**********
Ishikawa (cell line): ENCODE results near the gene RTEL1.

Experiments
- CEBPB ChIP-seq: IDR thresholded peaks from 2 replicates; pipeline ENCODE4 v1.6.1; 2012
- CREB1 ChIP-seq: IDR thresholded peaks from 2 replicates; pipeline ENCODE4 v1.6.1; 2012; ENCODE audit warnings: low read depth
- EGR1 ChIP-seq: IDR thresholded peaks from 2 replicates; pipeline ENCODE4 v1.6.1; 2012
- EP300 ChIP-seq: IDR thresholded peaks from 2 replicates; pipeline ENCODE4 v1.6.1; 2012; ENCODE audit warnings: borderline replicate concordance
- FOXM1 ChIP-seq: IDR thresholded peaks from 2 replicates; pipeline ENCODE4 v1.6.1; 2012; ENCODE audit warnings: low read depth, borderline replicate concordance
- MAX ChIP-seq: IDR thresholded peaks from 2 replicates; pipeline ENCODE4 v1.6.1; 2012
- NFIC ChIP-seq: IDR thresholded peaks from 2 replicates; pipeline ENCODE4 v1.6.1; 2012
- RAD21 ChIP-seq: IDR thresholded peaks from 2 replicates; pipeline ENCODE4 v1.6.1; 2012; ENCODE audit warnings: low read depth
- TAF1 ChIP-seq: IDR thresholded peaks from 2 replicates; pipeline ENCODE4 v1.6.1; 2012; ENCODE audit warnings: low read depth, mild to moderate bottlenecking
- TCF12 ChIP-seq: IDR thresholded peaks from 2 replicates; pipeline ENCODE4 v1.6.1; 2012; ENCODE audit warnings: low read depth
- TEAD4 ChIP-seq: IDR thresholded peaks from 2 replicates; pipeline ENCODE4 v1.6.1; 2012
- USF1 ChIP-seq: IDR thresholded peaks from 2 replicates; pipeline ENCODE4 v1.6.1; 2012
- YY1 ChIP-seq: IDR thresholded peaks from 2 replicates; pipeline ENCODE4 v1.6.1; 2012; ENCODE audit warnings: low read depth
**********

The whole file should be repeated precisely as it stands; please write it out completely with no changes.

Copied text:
Ishikawa (cell line): ENCODE results near the gene RTEL1.

Experiments
- CEBPB ChIP-seq: IDR thresholded peaks from 2 replicates; pipeline ENCODE4 v1.6.1; 2012
- CREB1 ChIP-seq: IDR thresholded peaks from 2 replicates; pipeline ENCODE4 v1.6.1; 2012; ENCODE audit warnings: low read depth
- EGR1 ChIP-seq: IDR thresholded peaks from 2 replicates; pipeline ENCODE4 v1.6.1; 2012
- EP300 ChIP-seq: IDR thresholded peaks from 2 replicates; pipeline ENCODE4 v1.6.1; 2012; ENCODE audit warnings: borderline replicate concordance
- FOXM1 ChIP-seq: IDR thresholded peaks from 2 replicates; pipeline ENCODE4 v1.6.1; 2012; ENCODE audit warnings: low read depth, borderline replicate concordance
- MAX ChIP-seq: IDR thresholded peaks from 2 replicates; pipeline ENCODE4 v1.6.1; 2012
- NFIC ChIP-seq: IDR thresholded peaks from 2 replicates; pipeline ENCODE4 v1.6.1; 2012
- RAD21 ChIP-seq: IDR thresholded peaks from 2 replicates; pipeline ENCODE4 v1.6.1; 2012; ENCODE audit warnings: low read depth
- TAF1 ChIP-seq: IDR thresholded peaks from 2 replicates; pipeline ENCODE4 v1.6.1; 2012; ENCODE audit warnings: low read depth, mild to moderate bottlenecking
- TCF12 ChIP-seq: IDR thresholded peaks from 2 replicates; pipeline ENCODE4 v1.6.1; 2012; ENCODE audit warnings: low read depth
- TEAD4 ChIP-seq: IDR thresholded peaks from 2 replicates; pipeline ENCODE4 v1.6.1; 2012
- USF1 ChIP-seq: IDR thresholded peaks from 2 replicates; pipeline ENCODE4 v1.6.1; 2012
- YY1 ChIP-seq: IDR thresholded peaks from 2 replicates; pipeline ENCODE4 v1.6.1; 2012; ENCODE audit warnings: low read depth